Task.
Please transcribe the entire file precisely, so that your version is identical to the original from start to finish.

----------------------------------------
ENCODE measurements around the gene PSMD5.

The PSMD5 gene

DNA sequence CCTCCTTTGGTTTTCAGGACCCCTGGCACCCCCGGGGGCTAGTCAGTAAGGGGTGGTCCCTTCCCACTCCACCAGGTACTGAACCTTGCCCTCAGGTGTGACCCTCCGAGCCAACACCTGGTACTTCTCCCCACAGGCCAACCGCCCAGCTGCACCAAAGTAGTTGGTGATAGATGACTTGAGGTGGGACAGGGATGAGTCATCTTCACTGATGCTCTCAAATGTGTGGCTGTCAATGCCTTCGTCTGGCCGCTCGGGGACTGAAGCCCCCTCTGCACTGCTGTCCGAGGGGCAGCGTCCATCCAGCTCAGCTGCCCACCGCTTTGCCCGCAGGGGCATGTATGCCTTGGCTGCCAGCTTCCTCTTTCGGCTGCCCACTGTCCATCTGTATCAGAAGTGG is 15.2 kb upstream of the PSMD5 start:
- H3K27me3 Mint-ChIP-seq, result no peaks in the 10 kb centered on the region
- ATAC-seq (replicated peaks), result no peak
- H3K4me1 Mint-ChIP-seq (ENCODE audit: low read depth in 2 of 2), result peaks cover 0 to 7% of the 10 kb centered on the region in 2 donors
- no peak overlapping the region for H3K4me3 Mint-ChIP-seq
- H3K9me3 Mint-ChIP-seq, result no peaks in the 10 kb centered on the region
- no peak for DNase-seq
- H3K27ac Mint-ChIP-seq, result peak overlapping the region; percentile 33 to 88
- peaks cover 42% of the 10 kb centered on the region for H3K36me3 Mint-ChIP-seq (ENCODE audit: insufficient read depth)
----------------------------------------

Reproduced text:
ENCODE measurements around the gene PSMD5.

The PSMD5 gene

DNA sequence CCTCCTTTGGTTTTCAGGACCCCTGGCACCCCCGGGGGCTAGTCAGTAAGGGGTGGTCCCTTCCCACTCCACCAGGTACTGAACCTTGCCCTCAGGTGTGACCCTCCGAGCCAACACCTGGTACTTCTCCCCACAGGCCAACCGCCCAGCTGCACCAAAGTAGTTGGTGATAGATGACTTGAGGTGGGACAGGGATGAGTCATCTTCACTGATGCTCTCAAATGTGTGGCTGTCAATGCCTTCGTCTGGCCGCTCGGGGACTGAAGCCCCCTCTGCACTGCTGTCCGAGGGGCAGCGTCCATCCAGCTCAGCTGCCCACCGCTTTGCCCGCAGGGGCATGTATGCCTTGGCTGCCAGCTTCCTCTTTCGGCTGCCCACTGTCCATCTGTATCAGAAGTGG is 15.2 kb upstream of the PSMD5 start:
- H3K27me3 Mint-ChIP-seq, result no peaks in the 10 kb centered on the region
- ATAC-seq (replicated peaks), result no peak
- H3K4me1 Mint-ChIP-seq (ENCODE audit: low read depth in 2 of 2), result peaks cover 0 to 7% of the 10 kb centered on the region in 2 donors
- no peak overlapping the region for H3K4me3 Mint-ChIP-seq
- H3K9me3 Mint-ChIP-seq, result no peaks in the 10 kb centered on the region
- no peak for DNase-seq
- H3K27ac Mint-ChIP-seq, result peak overlapping the region; percentile 33 to 88
- peaks cover 42% of the 10 kb centered on the region for H3K36me3 Mint-ChIP-seq (ENCODE audit: insufficient read depth)